The idea had always been that homosexuality was a criminal behavior, punishable by police and within the court of law. However, in the late 19th century, there was a shift away from this idea, and towards homosexuality as a medical concept. Medico-legal experts began writing literature concerned with determining whether certain people accused of criminal sexual behavior should be considered innocent because of mental illness or defect.
Today, the thought that homosexuality is a mental illness or defect is considered an insult. But back then, any form of homosexuality, even if you were simply suspected to be homosexual, you were punished with fines, imprisonment, and in some cases, death. To suggest that someone with homosexual tendencies was mentally ill and therefore should not be put to death was in essence, considered a saving grace.
Karl Ulrichs, a German lawyer, wrote in a series of pamphlets from 1864 to 1879 that same sex love was a congenital, hereditary condition, not a matter of immorality. He argued that it was a form of psychosexual hermaphroditism. Outwardly, one would appear male, but inside – mentally, emotionally – he was female. He called himself an ‘Urning’ – a female soul in a male body. Because same sex love was congenital, it should not be criminally prosecuted.
In 1869, Hungarian writer Karl Kertbeny coined the term ‘homosexual’. Prior to that, gay men were referred to as sodomites. He argued that homosexual attraction was innate, but did not believe all homosexuals were psychologically effeminate. Kertbeny argued against the sodomy laws of Prussian Paragraph 143 (which later became the infamous Paragraph 175), and argued for the ‘rights of man’. He initially presented the idea that homosexuality was inborn and unchangeable, and pointed out famous homosexuals that were great heroes in history.
In 1870, Karl Westphal published an article, using ‘contrary sexual feeling’ to describe the same-sex attraction of an effeminate male and a masculine female. Westphal claimed the sexual sensation was congenital, and it should come under psychiatric care rather than legal prosecution. His terminology of ‘contrary sexual feeling’ would be translated into many different languages. In Italy, Arrigo Tamassia took the diagnosis and translated it into ‘inversion of the sexual instinct’. French neurologist Jean Martin Charcot later translated it into ‘inversion of the genital sense.’
In Charcot’s work, he labeled homosexuality as a sexual perversion, relying on the theory of hereditary degeneration. He argued that sexual inversion was a neuropsychiatric degenerative condition like hysteria and epilepsy. Charcot believed it was a serious mental illness likely to be associated with other disorders.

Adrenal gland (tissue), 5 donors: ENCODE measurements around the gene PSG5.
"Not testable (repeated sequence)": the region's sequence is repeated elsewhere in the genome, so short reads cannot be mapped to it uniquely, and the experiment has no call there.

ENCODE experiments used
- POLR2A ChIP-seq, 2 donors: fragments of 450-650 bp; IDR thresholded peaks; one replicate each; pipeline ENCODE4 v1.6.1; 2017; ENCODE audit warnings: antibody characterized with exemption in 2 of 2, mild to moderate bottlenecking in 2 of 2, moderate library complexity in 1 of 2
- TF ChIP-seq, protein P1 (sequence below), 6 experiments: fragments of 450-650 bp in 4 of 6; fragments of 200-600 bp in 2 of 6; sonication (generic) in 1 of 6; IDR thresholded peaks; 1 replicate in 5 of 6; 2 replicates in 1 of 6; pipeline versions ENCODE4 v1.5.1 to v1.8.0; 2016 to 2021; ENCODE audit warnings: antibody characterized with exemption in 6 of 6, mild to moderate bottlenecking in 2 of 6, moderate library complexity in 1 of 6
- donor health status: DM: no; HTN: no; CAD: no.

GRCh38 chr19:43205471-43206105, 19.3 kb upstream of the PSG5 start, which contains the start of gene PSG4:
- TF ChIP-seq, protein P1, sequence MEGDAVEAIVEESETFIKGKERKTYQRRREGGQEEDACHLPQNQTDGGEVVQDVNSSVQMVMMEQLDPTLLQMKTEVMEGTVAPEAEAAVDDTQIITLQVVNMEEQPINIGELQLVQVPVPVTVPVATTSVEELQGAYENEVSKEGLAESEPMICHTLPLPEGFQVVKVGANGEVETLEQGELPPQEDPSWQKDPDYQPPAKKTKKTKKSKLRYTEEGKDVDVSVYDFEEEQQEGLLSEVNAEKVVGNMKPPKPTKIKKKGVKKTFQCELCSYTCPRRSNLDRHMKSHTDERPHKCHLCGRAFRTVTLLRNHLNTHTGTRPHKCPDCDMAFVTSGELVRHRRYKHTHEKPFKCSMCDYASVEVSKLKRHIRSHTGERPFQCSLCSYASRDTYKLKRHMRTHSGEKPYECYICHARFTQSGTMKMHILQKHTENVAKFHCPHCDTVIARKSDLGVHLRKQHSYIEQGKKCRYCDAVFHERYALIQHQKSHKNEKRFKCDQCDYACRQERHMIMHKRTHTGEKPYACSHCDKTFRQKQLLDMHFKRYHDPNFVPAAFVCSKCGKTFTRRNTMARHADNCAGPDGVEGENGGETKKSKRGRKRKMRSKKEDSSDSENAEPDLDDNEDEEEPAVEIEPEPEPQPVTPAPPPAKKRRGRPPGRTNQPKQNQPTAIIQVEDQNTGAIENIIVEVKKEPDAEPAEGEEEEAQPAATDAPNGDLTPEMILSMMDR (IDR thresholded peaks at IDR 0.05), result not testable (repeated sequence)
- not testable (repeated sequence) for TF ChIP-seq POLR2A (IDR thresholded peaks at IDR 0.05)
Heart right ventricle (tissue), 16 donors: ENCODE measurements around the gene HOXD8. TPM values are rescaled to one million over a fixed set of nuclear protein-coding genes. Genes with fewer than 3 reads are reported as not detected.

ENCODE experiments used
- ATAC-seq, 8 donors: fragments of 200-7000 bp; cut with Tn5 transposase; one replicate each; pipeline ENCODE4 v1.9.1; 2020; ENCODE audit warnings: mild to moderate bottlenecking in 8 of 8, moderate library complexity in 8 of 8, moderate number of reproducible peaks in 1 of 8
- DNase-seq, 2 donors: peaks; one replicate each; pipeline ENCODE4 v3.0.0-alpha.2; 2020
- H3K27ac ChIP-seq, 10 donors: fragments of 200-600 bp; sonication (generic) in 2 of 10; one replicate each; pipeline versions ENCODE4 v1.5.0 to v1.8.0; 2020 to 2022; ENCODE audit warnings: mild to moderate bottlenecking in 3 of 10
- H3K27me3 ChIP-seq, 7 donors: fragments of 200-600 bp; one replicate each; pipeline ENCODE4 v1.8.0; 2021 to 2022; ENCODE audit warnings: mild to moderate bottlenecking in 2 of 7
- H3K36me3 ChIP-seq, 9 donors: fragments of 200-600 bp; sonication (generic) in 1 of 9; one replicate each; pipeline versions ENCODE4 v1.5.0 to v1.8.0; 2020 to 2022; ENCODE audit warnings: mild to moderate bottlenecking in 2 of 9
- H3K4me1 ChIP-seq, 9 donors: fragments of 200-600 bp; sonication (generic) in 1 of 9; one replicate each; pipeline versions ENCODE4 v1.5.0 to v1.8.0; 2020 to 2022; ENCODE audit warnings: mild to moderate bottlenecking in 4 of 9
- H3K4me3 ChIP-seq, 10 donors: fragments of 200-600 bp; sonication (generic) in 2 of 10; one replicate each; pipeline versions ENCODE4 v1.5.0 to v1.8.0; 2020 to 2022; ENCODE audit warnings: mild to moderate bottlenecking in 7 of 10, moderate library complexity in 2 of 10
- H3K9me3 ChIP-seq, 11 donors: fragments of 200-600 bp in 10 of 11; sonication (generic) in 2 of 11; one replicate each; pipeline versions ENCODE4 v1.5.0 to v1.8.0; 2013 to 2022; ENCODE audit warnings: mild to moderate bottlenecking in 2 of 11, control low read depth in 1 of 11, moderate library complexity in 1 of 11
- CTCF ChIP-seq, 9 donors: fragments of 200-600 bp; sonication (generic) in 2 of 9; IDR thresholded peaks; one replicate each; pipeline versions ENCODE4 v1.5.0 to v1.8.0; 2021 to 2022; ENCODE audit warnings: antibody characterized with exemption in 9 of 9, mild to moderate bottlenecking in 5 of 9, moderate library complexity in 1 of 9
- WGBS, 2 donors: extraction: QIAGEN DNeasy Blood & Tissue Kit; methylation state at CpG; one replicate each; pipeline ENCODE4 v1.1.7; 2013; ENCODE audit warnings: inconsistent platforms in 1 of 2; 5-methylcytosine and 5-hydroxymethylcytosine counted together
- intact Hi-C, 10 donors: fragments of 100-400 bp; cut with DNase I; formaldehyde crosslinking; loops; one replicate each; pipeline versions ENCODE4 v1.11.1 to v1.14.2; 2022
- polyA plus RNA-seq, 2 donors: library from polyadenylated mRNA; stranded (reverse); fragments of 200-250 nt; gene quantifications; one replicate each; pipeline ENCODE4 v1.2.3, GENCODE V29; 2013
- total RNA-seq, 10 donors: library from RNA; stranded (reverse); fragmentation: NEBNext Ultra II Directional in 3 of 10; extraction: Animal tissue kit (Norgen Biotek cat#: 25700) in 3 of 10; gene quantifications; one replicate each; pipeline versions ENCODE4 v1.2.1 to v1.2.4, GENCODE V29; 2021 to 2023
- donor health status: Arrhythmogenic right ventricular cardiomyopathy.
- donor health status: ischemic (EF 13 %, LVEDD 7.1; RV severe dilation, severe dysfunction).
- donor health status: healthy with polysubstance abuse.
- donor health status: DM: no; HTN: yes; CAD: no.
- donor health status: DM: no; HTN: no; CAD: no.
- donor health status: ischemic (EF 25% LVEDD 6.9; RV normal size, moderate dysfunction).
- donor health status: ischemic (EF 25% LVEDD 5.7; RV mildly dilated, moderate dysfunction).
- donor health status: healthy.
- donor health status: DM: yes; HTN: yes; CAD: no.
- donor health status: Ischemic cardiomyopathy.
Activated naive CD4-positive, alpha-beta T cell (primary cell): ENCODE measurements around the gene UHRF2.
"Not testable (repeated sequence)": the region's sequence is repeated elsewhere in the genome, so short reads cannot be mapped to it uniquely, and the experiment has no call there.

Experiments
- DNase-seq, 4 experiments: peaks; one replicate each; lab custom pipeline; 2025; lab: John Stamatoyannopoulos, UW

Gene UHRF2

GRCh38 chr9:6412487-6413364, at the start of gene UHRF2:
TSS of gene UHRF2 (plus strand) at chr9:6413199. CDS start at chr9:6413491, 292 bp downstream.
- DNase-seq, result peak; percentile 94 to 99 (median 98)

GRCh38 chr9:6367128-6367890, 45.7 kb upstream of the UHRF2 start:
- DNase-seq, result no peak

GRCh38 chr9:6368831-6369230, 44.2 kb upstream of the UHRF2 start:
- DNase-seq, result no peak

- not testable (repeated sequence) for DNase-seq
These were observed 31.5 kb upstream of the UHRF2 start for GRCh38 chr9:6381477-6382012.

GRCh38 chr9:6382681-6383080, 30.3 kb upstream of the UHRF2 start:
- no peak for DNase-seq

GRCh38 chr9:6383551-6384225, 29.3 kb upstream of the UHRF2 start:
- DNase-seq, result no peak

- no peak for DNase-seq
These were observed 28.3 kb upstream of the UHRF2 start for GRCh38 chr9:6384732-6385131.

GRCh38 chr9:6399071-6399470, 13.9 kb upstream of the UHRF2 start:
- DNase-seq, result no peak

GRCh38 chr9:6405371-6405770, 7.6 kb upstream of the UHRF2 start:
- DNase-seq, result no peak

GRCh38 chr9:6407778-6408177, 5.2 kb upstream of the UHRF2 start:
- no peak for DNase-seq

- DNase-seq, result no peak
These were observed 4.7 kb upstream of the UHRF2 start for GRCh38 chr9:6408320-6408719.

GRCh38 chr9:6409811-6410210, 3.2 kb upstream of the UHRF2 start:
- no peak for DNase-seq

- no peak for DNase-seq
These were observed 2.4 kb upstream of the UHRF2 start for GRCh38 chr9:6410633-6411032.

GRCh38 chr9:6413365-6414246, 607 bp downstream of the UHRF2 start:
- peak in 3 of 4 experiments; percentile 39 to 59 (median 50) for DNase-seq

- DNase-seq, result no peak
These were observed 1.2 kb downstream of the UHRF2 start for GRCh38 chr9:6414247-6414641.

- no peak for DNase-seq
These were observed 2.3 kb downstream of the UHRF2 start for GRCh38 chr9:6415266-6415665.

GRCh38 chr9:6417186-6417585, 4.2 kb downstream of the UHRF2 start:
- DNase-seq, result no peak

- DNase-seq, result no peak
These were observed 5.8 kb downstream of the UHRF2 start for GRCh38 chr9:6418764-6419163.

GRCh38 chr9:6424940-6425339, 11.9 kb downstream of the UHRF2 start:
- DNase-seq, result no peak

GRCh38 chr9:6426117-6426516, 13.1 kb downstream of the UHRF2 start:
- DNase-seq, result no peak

The term ‘sexual inversion’ dominated medical texts in terms of a medical definition. Extensive research into a biological basis for homosexuality led to hypotheses that homosexuals were neuro-endocrinological hermaphrodites. Basically, a male had the physical anatomy of a male, but hormonally and mentally, he exhibited feminine qualities.
Richard von Krafft-Ebing was a German physicist, who wrote Psychopathia Sexualis in 1886. In it, he presented homosexuality as a severe manifestation of hereditary degeneration. Krafft-Ebing thought procreation was the only purpose of sexual desire, and that any other form of it was a perversion. He defined four categories of “cerebral neuroses”
- Paradoxia – sexual desire at the wrong time of life
- Anesthesia – insufficient sexual desire
- Hyperesthesia – excessive sexual desire
- Paraesthesia – misdirected sexual desire (homosexuality, bisexuality, fetishism, sadism, masochism, and pedophilia)
The final cerebral neuroses, paraesthesia, has led to the grouping of homosexuality with pedophilia and bestiality in arguments against things like legalization of same-sex marriage. It seems it’s a stigma we’ve yet to fully overcome.
However, Krafft-Ebing later argued that homosexuals could be perfectly respectable and functional individuals. This was after meeting a number of homosexuals throughout his life. He also began to argue against sodomy laws and testified in defense of homosexuals.
In the late 1800’s, German physician Magnus Hirschfeld spoke out about his homosexuality, arguing it as an intermediate sex and a natural, biological variant. He founded the Scientific Humanitarian Committee in 1897, and also founded the Institute for Sexual Science, which was closed down by the Nazis in 1933. Hirschfeld also argued that failed attempts to ‘convert’ through psychoanalysis proved that homosexuality is physiologically innate, and not a mental condition.
Endocrinologist Eugen Steinach did extensive research with altering the sexual characteristics of rats through castration or testes implants. He was one of the first to attempt to surgically ‘correct’ homosexuality by implanting ‘normal’ testes. His results were inconclusive.